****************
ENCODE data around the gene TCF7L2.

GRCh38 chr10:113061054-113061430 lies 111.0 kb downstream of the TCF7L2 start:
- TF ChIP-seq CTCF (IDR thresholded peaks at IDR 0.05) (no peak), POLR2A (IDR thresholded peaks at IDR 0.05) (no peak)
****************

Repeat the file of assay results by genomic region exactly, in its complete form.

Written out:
ENCODE data around the gene TCF7L2.

GRCh38 chr10:113061054-113061430 lies 111.0 kb downstream of the TCF7L2 start:
- TF ChIP-seq CTCF (IDR thresholded peaks at IDR 0.05) (no peak), POLR2A (IDR thresholded peaks at IDR 0.05) (no peak)